Availability of data and materials
All the raw datasets supporting the findings of this article are available in the NCBI Sequence Read Archive under BioProject number PRJNA692269.
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We are grateful for the support from Majorbio Company (Shanghai, China) and Geo-cloud Database of China Geological Survey.
Financial support is from the National Natural Science Foundation of China under Grant Nos 51721006 and 91647211.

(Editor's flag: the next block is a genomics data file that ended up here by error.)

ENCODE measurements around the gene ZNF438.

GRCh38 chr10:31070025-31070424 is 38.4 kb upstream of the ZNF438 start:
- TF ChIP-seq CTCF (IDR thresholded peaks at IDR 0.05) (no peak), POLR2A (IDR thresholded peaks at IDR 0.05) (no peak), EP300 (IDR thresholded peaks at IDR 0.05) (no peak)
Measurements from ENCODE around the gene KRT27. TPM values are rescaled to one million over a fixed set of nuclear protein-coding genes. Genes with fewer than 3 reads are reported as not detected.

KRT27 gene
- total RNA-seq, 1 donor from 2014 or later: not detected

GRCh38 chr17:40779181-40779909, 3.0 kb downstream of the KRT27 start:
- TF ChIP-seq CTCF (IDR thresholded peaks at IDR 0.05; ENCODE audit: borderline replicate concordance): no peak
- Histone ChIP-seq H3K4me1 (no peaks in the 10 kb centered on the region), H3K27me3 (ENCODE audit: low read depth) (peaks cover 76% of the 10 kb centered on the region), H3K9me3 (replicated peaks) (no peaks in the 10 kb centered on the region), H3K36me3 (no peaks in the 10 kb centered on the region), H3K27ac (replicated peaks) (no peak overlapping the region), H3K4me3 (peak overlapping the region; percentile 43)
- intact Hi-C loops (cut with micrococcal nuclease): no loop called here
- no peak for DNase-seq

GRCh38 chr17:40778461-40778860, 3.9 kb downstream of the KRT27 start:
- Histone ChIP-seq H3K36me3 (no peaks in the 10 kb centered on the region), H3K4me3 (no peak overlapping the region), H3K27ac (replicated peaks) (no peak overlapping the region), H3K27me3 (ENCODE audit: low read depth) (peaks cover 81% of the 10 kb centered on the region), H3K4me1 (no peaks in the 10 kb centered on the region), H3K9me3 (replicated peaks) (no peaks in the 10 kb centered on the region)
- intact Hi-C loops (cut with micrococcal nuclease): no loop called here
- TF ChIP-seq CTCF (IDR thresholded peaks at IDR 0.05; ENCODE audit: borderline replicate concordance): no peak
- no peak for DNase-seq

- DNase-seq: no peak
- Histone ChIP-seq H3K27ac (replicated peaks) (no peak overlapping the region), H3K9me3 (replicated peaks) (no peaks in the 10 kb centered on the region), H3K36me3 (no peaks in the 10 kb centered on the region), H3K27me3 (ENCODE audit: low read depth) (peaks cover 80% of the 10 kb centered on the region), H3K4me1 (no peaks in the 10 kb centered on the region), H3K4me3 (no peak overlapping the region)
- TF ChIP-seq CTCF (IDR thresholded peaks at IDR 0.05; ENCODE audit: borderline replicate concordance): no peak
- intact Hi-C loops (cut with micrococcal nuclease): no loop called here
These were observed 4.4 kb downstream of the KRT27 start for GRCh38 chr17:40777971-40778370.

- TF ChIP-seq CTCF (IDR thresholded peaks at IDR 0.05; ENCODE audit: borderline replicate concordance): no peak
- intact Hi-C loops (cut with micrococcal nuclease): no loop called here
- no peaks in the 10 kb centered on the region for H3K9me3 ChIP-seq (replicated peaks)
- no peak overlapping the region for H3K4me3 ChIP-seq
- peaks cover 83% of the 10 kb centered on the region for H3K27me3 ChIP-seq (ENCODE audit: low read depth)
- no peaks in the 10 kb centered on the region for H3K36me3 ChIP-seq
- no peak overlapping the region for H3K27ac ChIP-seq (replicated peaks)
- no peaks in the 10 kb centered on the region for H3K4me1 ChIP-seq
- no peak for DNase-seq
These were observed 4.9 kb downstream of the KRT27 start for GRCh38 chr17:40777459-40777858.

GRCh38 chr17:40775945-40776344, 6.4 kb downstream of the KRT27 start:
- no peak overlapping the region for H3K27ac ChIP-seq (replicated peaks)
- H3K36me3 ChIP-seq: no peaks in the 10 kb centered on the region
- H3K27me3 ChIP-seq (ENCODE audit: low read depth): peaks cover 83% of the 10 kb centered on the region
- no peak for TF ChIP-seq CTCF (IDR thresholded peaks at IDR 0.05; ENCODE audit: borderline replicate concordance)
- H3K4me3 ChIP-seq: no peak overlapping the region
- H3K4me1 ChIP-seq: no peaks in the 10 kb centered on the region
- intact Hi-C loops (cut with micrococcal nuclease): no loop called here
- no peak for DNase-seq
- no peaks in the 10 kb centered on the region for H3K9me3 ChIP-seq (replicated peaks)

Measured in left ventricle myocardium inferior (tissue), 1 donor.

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Table S1. Climatic characteristics, groundwater types, and environmental issues in different geo-environmental zones. Table S2. Sample sizes for each group, classified according to well type, burial depth, and geo-environmental zone. Table S3. Statistical description of QA/QC data for DNA extraction. Table S4. Detailed information on the grouping variables and statistical hypothesis for each of the analytical methods used in the study. Table S5. Polynomial regression of microbial taxonomic diversity with latitude in eastern (zone I, II, and III), middle (zone IV and V), and western (zone VI and VII) China for phreatic water of varying well depth ranges. Table S6. Linear and polynomial regression of relative abundance of dominant taxa (average relative abundance > 1%) at class, order, family, and genus level against well depth in phreatic water. Table S7. Key topological features of co-occurrence networks in phreatic water. Table S8. Normalized stochasticity ratio (NST) of microbial community assembly in groundwater based on taxonomic and phylogenetic beta diversity. Table S9. The weight and score of each indicator for GMIC based on baseline microbial data at a national scale. Table S10. The identified accurate rate and error rate of groundwater samples suffered by anthropogenic interferences for each indicator and GMIC based on baseline microbial data at anational scale. Table S11. The weight and score of each indicator for GMIC based on baseline microbial data at regional scale.